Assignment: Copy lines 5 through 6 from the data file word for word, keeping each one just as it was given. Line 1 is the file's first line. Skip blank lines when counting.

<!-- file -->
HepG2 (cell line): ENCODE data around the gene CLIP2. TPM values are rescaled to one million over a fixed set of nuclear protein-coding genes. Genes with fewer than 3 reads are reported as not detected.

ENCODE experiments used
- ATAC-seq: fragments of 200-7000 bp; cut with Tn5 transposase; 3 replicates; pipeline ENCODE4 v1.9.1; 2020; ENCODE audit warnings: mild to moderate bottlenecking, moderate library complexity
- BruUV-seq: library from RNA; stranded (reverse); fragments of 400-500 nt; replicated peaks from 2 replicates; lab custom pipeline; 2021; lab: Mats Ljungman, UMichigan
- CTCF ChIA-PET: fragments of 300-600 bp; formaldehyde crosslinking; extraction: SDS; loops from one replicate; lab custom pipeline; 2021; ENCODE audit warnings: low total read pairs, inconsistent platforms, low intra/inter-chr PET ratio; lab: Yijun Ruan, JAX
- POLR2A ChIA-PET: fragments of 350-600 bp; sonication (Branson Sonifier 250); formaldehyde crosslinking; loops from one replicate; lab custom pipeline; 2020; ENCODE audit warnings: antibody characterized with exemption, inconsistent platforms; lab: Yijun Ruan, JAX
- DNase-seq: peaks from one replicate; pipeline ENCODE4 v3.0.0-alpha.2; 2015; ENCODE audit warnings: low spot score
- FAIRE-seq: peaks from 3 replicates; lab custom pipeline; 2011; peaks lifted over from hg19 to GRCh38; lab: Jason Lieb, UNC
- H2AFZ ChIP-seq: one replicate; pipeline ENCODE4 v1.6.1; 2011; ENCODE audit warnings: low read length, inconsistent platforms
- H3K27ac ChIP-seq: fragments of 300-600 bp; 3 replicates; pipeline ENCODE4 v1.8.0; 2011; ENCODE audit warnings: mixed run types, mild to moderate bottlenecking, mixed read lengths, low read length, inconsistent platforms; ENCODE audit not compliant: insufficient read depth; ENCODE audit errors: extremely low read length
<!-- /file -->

- CTCF ChIA-PET: fragments of 300-600 bp; formaldehyde crosslinking; extraction: SDS; loops from one replicate; lab custom pipeline; 2021; ENCODE audit warnings: low total read pairs, inconsistent platforms, low intra/inter-chr PET ratio; lab: Yijun Ruan, JAX
- POLR2A ChIA-PET: fragments of 350-600 bp; sonication (Branson Sonifier 250); formaldehyde crosslinking; loops from one replicate; lab custom pipeline; 2020; ENCODE audit warnings: antibody characterized with exemption, inconsistent platforms; lab: Yijun Ruan, JAX